Two new reports have been published recently, the first, from the Office of National Statistics, looking at poverty and deprivation in the UK, and the second looking at the life chances and activities of children in deprived areas.
The ONS report shows that Camborne and Penzance are the two most deprived towns in Cornwall, measured by income. The Office for National Statistics (ONS) analysed the population, employment, and income levels of 1,082 towns across England and Wales.
The ONS ranked towns by ‘deciles’ ie brackets covering ten percent, based on their income, with many Cornish towns turning up in the lower brackets.
Declie 1 – ie bottom 10% of towns in England and Wales – Camborne and Penzance
Decile 2 – Redruth, Liskeard, Hayle, Bude, Bodmin
Declie 3 – St Austell, Launceston, St Blazey, Looe, Newquay
Declie 4 – Truro, Falmouth, Penryn, St Ives
Decile 5 – Torpoint, Helston, Wadebridge
Decile 6 – Saltash
Extra curricular opportunities
A separate report, from the Social Mobility Commission, has found that children from the poorest backgrounds are three times more likely to not take part in extra curricular activities than children from the richest families.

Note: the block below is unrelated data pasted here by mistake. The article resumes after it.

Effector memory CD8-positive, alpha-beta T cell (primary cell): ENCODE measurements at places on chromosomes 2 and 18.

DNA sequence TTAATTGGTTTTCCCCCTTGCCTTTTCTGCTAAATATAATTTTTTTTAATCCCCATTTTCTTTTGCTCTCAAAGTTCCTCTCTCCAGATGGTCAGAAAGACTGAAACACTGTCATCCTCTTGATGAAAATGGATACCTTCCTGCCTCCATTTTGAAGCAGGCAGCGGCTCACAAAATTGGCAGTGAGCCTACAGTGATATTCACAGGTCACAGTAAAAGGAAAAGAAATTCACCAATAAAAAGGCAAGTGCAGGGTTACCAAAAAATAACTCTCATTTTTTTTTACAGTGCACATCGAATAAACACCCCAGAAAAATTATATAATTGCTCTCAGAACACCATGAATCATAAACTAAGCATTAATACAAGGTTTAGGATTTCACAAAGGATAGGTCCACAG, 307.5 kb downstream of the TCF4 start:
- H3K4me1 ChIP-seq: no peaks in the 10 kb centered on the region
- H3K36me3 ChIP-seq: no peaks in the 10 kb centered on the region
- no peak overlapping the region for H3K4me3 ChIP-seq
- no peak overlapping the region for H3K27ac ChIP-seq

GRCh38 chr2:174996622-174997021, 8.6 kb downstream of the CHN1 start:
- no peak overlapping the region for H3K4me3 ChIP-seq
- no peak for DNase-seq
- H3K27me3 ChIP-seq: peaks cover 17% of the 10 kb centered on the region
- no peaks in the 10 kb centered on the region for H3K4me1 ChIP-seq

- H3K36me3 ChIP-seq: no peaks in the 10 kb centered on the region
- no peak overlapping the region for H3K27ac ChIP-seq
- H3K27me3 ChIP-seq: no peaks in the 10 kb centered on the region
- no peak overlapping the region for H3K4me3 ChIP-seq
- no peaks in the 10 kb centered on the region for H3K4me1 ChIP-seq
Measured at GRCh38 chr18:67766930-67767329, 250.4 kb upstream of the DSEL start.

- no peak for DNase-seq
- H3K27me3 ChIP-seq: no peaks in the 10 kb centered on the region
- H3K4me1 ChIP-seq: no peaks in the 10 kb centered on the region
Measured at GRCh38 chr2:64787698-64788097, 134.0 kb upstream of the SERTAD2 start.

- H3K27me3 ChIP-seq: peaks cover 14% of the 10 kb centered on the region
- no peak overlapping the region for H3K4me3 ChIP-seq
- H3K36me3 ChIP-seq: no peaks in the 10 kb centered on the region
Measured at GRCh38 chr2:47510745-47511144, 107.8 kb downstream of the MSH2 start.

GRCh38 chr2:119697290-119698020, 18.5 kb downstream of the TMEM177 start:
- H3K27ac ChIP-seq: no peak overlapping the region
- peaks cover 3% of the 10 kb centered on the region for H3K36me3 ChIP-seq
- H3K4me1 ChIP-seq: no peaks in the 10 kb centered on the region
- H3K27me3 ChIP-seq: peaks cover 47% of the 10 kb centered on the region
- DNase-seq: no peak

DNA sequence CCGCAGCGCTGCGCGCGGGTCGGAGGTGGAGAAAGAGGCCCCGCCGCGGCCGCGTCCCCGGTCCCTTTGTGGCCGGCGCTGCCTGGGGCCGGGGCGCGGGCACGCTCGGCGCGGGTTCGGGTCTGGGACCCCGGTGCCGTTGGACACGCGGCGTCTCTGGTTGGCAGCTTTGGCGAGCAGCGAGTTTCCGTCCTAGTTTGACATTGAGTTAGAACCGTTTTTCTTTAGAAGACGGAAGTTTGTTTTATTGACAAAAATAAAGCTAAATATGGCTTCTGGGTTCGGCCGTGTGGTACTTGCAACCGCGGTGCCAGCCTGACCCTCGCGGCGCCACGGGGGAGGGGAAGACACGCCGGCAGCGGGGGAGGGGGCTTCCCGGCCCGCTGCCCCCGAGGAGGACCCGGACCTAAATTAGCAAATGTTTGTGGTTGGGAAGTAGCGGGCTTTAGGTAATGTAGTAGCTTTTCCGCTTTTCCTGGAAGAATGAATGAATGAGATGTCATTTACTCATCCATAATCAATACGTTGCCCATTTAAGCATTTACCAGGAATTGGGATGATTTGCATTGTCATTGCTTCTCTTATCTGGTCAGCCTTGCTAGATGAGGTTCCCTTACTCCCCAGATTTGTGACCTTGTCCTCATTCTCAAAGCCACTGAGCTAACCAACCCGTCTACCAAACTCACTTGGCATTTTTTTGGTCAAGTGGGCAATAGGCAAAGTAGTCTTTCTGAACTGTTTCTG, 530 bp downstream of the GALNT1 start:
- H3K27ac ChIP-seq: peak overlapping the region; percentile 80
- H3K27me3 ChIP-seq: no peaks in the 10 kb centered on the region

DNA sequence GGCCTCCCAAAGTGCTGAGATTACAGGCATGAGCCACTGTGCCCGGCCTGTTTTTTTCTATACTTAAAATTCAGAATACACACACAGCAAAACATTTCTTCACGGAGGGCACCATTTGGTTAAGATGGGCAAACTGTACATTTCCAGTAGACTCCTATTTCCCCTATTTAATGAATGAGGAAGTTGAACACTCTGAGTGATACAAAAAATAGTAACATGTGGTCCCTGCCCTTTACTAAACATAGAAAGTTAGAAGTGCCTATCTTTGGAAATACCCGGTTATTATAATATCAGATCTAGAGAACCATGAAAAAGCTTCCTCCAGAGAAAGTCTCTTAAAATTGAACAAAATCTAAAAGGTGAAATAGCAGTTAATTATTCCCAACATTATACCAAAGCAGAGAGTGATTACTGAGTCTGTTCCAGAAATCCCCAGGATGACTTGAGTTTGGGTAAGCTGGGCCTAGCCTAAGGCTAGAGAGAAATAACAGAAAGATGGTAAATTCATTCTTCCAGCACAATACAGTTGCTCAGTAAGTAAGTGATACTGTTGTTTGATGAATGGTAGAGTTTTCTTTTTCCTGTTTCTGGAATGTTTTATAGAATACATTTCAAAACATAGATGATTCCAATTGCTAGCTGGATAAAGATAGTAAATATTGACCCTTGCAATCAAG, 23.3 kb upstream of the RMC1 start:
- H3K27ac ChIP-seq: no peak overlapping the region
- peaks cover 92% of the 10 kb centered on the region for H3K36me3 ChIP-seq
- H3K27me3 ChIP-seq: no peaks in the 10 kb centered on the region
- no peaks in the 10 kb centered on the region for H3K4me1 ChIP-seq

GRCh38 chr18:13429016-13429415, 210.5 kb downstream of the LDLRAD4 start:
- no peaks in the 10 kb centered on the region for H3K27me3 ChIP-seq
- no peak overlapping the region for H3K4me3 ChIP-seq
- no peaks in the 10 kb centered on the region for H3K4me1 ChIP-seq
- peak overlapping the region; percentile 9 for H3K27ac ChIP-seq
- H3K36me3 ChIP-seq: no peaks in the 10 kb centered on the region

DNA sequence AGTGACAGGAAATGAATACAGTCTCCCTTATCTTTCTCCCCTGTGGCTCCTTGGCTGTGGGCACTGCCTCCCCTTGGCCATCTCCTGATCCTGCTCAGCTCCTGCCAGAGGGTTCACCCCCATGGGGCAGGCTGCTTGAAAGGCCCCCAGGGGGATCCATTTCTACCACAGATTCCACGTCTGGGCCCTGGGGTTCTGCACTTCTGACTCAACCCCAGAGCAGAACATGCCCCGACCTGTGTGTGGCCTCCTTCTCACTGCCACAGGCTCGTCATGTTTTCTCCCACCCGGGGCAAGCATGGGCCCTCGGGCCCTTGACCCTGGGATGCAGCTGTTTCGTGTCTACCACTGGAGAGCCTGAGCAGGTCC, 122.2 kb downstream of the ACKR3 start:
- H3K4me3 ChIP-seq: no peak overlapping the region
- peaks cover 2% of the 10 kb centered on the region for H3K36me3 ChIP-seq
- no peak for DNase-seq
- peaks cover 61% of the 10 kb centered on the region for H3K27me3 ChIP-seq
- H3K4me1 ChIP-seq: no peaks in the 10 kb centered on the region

The report looked at activities such as arts, music, sport, dance, voluntary work and youth clubs, and found that as household income rises, so does participation. It isn’t only cost that is a barrier, but access, and also a lack of confidence from the poorer children, who fear that they will not fit in. The benefits of participation included increased confidence, and greater likelihood of progression to higher education.
- Introduce a national extra-curricular bursary scheme for disadvantaged families
- Provide funding to develop and extend voluntary sector initiatives that allow access to activities
- Increase the capacity of schools to provide extra-curricular activities and provision of extra information
- Improve data collection and carrying out further research into soft skills development
You can read the press release from the Commission, which is linked to the full report, on the Gov.uk website.